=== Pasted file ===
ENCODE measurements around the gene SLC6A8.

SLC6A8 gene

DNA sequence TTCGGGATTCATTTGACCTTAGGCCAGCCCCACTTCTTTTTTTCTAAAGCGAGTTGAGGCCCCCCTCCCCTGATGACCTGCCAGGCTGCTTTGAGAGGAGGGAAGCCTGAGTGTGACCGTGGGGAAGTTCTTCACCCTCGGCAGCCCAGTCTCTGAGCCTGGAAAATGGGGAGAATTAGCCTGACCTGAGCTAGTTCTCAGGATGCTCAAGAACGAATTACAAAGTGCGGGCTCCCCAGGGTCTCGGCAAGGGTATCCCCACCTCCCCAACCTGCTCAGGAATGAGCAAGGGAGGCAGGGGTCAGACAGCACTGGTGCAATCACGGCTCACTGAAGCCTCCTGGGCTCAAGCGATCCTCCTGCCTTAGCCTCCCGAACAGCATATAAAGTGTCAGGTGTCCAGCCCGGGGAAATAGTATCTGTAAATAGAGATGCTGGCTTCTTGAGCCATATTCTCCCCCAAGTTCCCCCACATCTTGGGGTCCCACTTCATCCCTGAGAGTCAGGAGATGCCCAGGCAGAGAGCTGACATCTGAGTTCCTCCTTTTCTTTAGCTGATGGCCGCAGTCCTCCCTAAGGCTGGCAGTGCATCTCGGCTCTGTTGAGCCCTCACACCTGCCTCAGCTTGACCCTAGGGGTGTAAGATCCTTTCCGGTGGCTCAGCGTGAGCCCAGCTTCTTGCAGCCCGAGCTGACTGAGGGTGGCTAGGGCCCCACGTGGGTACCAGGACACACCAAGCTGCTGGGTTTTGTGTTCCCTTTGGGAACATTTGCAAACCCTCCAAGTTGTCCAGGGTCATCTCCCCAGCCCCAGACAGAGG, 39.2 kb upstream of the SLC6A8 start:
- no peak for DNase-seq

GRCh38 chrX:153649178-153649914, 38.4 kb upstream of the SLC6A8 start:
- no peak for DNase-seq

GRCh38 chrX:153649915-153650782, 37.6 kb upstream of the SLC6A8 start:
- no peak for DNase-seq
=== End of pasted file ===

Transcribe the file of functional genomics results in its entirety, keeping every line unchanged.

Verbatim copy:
ENCODE measurements around the gene SLC6A8.

SLC6A8 gene

DNA sequence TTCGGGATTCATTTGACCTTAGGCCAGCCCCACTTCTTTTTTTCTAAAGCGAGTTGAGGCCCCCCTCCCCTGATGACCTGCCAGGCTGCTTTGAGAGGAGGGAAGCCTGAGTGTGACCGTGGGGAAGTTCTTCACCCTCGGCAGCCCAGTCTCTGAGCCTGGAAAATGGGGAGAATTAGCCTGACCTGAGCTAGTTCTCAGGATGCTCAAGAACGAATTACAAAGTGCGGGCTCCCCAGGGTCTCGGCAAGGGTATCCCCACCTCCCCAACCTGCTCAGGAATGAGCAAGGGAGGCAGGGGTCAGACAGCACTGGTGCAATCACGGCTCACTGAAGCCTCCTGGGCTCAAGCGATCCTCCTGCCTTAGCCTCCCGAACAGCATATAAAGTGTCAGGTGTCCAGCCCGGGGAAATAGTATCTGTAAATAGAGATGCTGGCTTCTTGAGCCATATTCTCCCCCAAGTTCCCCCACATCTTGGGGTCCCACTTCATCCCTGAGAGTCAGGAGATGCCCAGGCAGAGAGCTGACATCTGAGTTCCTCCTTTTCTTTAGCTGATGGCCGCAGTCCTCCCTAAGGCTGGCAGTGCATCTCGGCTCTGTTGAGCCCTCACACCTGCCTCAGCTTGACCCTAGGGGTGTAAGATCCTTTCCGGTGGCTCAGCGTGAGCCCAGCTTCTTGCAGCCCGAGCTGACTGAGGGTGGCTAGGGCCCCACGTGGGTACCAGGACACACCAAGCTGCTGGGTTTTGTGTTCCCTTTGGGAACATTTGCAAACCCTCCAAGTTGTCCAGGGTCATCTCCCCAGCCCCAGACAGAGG, 39.2 kb upstream of the SLC6A8 start:
- no peak for DNase-seq

GRCh38 chrX:153649178-153649914, 38.4 kb upstream of the SLC6A8 start:
- no peak for DNase-seq

GRCh38 chrX:153649915-153650782, 37.6 kb upstream of the SLC6A8 start:
- no peak for DNase-seq